The number of unmarried couples living together has more than doubled from 1.5 million in 1996 to 3.3 million in 2017.
In many instances, these couples co-own a property and have children together, but simply are not legally married or in a civil partnership.
In such cases, partners may have diligently set up their homes and finances together, only to be left reeling once their partner has passed.
Either partner, or perhaps even both, may or may not have a Will, but because their relationship is not one that the law recognises, problems relating to inheritance may soon start to present themselves.
Legacy Wills wanted to shed some light on the “common-law marriage” myth and explain what happens to your estate and property if you die intestate – which is the legal term used when someone dies without leaving a valid Will.
If you read below, you will find everything you need to know about making provisions for your partner in the event of your death.
No Inheritance for Unmarried Couples Living Together
In contradiction to the general belief, the “common law” does not exist per se, irrespective of the duration you have been together and even despite having children.
If you are unmarried and you die without a Will, your partner will receive nothing as your entire estate will go to your blood relatives. The government explains this with the help of ‘the succession of family members’ law’.
People who are unmarried might believe that if they die, they can trust their family to pass on all that they owned to their partner and their children – if that is their wish, of course. But not making the necessary provisions could end up being a huge mistake that costs your loved ones once you’re gone.
If an unmarried partner were to die, all of his/her estate and property would go to their children in a trust and this is not a trust that can be accessed by the living partner.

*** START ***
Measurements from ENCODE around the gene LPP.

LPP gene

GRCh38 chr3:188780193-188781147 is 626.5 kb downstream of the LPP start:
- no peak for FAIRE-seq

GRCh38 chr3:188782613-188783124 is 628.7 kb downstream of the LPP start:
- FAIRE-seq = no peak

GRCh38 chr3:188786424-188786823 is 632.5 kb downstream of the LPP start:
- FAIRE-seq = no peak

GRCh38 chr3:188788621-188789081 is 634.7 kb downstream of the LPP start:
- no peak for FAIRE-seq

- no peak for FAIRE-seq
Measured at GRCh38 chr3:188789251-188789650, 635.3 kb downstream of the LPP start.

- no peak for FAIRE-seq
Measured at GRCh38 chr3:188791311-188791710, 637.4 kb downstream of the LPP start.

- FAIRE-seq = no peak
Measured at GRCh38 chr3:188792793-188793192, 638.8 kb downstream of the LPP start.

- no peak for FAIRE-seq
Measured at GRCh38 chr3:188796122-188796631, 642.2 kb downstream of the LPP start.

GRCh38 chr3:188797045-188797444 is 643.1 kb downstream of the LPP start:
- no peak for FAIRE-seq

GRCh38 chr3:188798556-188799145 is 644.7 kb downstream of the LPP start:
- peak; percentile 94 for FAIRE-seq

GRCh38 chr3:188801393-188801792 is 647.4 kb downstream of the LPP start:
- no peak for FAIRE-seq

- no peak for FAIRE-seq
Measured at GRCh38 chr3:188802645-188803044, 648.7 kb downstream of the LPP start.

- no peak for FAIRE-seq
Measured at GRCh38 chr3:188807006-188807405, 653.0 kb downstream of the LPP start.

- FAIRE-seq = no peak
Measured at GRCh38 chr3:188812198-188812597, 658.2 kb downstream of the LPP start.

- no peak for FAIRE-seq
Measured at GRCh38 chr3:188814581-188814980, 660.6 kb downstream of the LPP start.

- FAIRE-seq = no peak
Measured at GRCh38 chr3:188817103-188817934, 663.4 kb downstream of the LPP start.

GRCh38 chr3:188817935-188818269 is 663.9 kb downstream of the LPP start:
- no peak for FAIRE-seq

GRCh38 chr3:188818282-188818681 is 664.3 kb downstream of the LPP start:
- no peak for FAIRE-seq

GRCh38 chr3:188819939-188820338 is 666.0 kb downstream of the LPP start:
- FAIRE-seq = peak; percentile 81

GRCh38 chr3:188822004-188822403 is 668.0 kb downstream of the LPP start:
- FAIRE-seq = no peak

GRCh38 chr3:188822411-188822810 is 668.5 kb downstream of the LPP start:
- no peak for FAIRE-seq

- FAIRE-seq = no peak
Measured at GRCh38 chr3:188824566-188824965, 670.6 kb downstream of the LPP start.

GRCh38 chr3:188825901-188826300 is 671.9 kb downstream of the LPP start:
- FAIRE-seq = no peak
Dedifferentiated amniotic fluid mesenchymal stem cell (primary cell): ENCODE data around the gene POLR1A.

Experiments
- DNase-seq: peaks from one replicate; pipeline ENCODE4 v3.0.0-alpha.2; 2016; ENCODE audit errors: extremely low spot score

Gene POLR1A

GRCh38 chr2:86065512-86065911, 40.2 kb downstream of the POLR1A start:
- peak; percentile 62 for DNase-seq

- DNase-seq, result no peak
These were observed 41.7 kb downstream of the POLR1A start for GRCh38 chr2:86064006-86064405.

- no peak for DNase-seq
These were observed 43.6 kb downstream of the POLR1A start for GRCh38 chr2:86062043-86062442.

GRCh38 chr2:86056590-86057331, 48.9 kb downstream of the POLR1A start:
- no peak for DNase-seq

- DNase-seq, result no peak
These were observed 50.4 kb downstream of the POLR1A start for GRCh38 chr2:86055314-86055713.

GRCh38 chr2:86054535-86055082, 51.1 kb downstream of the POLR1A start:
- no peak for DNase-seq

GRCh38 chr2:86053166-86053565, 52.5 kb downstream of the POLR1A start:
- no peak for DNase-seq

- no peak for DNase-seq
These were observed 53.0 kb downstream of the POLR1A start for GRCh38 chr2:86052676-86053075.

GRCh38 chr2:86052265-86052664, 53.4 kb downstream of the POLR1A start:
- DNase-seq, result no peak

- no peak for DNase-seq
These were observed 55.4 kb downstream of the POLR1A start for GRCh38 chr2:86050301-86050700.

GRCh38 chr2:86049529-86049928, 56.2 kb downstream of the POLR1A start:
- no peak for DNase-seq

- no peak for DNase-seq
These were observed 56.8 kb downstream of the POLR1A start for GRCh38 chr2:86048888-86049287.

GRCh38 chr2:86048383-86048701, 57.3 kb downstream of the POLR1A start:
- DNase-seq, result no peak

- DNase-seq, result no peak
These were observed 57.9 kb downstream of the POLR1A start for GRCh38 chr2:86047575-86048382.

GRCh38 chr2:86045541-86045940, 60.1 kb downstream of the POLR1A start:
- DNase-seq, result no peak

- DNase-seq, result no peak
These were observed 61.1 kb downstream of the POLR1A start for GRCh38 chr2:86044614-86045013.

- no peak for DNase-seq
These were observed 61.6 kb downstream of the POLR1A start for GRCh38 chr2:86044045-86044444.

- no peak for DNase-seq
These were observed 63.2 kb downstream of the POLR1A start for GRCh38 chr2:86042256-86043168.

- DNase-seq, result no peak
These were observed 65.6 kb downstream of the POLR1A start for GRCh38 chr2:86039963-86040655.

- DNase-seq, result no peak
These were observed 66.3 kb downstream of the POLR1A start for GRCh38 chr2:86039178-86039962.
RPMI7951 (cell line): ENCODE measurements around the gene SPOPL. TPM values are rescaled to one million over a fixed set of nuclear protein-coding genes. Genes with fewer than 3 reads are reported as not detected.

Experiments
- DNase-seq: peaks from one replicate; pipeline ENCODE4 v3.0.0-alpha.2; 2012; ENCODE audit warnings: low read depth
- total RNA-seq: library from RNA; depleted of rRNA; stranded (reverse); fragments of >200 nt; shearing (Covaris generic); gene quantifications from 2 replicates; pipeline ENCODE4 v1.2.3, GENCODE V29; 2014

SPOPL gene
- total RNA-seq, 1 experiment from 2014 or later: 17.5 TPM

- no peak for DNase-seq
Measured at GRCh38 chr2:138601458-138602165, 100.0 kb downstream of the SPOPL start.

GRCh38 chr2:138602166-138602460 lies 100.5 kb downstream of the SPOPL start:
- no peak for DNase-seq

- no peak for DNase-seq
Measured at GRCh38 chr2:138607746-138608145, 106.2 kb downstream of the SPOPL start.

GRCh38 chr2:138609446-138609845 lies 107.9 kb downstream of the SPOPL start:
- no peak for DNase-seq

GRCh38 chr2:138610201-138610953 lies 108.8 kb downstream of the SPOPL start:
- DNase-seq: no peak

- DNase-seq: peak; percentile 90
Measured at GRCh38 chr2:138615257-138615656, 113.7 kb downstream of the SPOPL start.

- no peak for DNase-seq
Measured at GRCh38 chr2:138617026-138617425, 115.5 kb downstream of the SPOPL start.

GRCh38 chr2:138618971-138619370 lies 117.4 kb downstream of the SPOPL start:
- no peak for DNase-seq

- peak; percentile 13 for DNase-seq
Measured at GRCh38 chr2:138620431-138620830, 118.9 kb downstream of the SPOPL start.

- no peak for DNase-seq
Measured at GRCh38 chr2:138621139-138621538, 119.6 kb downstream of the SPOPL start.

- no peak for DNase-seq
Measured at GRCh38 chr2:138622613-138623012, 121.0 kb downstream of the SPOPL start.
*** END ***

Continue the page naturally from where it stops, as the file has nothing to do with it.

This is why having a Will is so crucial for all concerned parties as it ascertains what goes to who, leaving no room for mistakes.
Make a Will to Safeguard Your Estate and Property
When drafting a Will, the key aspect of consideration for unmarried couples living together is the estate and property that they own. Inheritance of this property will completely depend on the way you have set up the ownership. There are two ways to go on about it:
Joint Tenancy – This is where both partners own the property equally and, in the case where one partner dies, the other half automatically goes to the other.
Tenants in Common – This is where both partners own percentage shares of the property and if one partner dies, his/her share will pass on to their respective family.
To make sure that it goes to your partner, you need to expressly name them in your Will as the beneficiary of your property.
Unmarried couples who live together and are left with either a property or the shares of a property worth over £325,000 are liable to pay inheritance tax.
Protect Your Loves Ones Once You’re Gone
It is indeed an exciting step to set up a home as a couple and concentrate on making a life together without worrying constantly about making it “official”. Marriage is not for everyone and in the modern world that we live in these days, many couples are choosing to not exchange vows at the altar.
Whilst there is no problem with choosing a less traditional route, failing to prepare for how that will impact the futures of everyone involved will indeed be a huge oversight.
There really is no excuse to not have a valid Will these days as there are so many options available. If you find that you are too busy to take the time to visit a solicitor, consider using a Will writing kit as they are quick and efficient to fill out, but most importantly, they will ensure that your loved ones are protected once you have passed.